Reduced opportunity for sleep and reduced sleep quality are frequently related to accidents.  Poor quality sleep and inappropriate recovery leads to increased fatigue, decreased alertness and impaired performance in a variety of psychomotor skills. Add in the formula that each 0.01 percent of alcohol ingested equates to 1.16 percent of performance reduction, which associates to 11.6 percent performance reduction at .10 percent BAC.  That, and the reduction of performance during the hangover phase, and you soon realize the combined effects of sleep deprivation and alcohol consumption drastically reduce your ability to perform any task (Dawson, Reid, 1997). 

How can this help you? Easy. If you lead a crew, watch for signs of excessive fatigue, ensure your crew members are receiving adequate rest before a mission, and pay attention when crew members tell you they're having trouble sleeping or having problems at home. In all testing reviewed, only the 10 percent alcohol rule was used as a standard, but what about the drinkers who bust that standard when out for a night? Accidents can happen in the blink of an eye, and without adequate rest, your recognition and reaction to an incident could make the difference between life or death for you or your crew. 

If you're not leading a crew, you're not off the hook, either. An aircrew by its name ensures continuity and teamwork. Watch your crew mates both in the plane and on the ground. Ask questions, and if you lead students, ensure they understand the ramifications of their actions relative to their crew responsibilities.  We depend on everyone to do their job effectively and safely. I'm not saying, "Don't drink," but when drinking, ensure you don't overindulge. Remember, our 18- to 24-year-olds, "the invincibles," need your guidance. Explain what you expect in relation to proper rest and nutrition, and then explain to them what could happen to their performance after binge drinking or not receiving the needed rest before strapping on their jet. 

Lastly, after 24 hours of sustained wakefulness, cognitive psychomotor performance decreases to levels equivalent to the performance deficit observed with alcohol concentration of 0.10 percent. Effects of sleep loss are equivalent to moderate alcohol intoxication. By relating sleep deprivation to alcohol intoxication, we give our leaders an index of relative impairment associated with fatigue (Dawson, Reid, 1997). This could lead to decreased risk-taking on noncritical missions, ways to judge crew performance over long TDYs, and allow for assessment of crew needs, where mission accomplishment requires continually leapfrogging of time zones, while providing a safer operating environment. Take care of each other and fly safe!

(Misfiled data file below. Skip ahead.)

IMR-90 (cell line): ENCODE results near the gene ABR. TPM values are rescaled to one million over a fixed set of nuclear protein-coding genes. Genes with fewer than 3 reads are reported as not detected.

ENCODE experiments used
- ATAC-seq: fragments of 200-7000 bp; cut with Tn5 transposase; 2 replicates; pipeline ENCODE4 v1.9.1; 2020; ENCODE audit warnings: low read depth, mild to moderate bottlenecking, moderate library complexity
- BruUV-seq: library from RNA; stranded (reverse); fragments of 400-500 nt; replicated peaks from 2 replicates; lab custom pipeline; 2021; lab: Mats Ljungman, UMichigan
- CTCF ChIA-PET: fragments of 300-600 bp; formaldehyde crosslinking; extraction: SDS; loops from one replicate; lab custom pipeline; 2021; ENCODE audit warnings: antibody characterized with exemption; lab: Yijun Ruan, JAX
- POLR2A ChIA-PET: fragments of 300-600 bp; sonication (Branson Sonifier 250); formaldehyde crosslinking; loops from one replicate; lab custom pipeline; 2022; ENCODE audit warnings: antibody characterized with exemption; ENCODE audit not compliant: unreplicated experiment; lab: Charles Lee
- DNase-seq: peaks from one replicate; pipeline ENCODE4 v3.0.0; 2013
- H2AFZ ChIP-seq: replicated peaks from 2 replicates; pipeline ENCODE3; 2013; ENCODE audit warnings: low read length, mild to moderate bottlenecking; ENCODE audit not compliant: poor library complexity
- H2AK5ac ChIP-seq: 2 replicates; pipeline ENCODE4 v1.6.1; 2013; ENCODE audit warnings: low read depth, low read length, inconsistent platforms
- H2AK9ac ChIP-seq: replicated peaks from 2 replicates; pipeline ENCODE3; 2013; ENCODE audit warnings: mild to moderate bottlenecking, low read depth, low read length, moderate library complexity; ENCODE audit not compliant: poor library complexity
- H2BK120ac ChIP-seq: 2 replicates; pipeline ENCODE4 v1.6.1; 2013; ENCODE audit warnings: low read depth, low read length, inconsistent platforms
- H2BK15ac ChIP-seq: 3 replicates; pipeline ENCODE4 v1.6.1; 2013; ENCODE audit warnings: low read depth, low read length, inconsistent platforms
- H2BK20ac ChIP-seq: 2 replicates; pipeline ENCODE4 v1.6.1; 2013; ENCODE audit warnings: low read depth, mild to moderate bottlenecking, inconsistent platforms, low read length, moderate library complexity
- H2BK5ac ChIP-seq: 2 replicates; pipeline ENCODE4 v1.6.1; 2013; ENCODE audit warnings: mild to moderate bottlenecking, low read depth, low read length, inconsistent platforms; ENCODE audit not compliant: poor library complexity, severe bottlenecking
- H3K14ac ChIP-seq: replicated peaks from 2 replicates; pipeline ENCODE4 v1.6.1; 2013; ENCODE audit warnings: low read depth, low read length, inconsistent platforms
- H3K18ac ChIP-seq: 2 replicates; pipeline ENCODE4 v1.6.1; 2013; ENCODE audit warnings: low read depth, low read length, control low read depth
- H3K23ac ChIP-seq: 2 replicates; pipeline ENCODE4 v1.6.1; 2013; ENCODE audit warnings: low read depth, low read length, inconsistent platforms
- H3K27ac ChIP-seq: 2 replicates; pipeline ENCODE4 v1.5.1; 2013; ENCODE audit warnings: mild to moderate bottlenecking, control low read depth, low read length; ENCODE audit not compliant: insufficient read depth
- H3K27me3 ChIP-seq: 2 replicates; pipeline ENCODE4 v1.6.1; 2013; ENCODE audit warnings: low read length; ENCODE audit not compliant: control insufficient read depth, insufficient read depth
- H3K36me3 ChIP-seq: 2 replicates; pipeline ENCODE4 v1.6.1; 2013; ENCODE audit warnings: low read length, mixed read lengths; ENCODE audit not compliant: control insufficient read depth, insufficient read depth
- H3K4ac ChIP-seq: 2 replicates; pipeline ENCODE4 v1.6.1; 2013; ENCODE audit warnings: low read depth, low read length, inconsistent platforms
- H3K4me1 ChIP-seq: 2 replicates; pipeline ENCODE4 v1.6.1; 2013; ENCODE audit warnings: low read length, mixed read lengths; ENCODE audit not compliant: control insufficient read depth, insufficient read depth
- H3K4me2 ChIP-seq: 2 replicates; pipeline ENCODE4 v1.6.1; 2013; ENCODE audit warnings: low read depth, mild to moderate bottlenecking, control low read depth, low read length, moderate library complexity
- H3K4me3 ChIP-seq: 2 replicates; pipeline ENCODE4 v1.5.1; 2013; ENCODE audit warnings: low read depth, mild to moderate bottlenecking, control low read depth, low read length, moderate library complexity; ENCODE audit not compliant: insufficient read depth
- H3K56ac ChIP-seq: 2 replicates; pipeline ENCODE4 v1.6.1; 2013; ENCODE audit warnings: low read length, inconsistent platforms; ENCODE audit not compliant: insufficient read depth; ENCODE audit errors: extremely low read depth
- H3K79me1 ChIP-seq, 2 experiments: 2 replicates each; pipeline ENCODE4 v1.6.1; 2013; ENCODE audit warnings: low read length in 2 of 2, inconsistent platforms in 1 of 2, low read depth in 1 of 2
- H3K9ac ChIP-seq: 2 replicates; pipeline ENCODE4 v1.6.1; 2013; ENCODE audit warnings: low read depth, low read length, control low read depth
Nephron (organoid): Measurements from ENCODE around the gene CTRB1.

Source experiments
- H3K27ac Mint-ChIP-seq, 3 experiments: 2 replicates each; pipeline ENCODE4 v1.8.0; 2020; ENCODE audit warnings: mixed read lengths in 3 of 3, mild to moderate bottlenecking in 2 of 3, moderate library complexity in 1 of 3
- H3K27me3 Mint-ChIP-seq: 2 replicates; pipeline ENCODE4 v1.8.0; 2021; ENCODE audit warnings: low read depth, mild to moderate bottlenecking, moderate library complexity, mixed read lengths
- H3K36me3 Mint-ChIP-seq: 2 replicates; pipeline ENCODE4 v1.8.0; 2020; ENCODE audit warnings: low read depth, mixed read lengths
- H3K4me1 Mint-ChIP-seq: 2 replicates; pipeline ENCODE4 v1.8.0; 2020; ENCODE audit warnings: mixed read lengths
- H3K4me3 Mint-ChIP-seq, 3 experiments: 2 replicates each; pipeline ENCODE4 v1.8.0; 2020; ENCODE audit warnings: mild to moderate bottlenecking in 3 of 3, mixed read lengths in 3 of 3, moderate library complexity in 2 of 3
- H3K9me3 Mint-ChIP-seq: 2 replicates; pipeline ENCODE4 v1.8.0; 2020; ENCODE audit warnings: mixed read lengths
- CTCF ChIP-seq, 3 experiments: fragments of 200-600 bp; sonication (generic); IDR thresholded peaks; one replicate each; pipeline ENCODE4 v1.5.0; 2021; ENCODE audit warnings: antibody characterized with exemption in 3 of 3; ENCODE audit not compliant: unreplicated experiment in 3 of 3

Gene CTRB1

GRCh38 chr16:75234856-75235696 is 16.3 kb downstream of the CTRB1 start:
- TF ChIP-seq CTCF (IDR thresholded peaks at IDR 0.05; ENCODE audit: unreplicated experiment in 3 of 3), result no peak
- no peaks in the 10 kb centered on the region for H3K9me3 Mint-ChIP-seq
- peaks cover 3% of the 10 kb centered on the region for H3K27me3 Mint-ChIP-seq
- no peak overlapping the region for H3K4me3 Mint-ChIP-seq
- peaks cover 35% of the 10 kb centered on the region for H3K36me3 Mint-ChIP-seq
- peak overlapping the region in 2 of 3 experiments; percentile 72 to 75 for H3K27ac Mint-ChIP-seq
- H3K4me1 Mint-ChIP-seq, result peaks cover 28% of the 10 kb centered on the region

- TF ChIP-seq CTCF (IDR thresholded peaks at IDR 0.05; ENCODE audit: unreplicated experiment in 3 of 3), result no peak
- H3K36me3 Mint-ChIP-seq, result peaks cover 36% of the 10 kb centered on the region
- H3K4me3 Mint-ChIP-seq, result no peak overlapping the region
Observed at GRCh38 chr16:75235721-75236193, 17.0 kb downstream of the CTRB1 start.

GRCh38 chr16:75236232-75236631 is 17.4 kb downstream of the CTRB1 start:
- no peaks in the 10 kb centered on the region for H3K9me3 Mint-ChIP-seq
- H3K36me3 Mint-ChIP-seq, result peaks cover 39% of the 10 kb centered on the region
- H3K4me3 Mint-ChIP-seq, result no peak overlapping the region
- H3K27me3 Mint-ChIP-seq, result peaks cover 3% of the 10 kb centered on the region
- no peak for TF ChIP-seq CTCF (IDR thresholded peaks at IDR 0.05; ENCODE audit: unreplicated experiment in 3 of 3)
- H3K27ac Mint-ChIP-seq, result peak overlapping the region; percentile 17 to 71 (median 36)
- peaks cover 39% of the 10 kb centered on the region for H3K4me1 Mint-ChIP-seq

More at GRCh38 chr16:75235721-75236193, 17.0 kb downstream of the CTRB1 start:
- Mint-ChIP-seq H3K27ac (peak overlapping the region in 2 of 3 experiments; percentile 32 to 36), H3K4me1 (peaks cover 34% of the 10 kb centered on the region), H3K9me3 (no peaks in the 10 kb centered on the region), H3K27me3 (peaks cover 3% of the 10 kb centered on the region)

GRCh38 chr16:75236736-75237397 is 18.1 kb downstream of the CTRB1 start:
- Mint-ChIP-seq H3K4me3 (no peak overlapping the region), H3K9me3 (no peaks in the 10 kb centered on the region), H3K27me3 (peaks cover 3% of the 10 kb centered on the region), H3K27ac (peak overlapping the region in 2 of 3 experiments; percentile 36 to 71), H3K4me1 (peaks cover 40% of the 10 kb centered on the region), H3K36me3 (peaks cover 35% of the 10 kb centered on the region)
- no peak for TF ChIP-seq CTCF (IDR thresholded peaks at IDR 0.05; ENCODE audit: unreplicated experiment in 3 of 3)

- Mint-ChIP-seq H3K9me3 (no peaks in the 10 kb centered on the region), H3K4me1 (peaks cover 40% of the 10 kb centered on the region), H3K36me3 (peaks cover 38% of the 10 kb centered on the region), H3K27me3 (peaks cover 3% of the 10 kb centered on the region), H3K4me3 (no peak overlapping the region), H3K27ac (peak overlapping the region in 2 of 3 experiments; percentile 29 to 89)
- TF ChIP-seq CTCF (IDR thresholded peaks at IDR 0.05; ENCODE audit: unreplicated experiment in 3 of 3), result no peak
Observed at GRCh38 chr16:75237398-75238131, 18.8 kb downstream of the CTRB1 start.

Williamson, AM, and Feyer, Anne-Marie (2000).  "Moderate sleep deprivation produces impairments in cognitive and motor performance equivalent to legally prescribed levels of alcohol intoxication," Occupational Environmental Medicine Online, retrieved from:  http://oem.bmj.com/cgi/content/ 

O'Brien, Conor P., and Lyons, Frank (2000). "Alcohol and the Athlete," Sports Medicine, retrieved from:  http://sportsmedicine.adisonline.com/pt/re/spo 

Dawson, Drew and Reid, Kathryn (1997). "Fatigue, alcohol, and performance impairment," Nature, Vol 388, July 1997 

Yesavage JA and Leirer VO (1986). "Hangover effects on aircraft pilots 14 hours after alcohol ingestion:  a preliminary report," The American Journal of Psychiatry, retrieved from: http://ajp.psychiatryonline.org/cgi/content/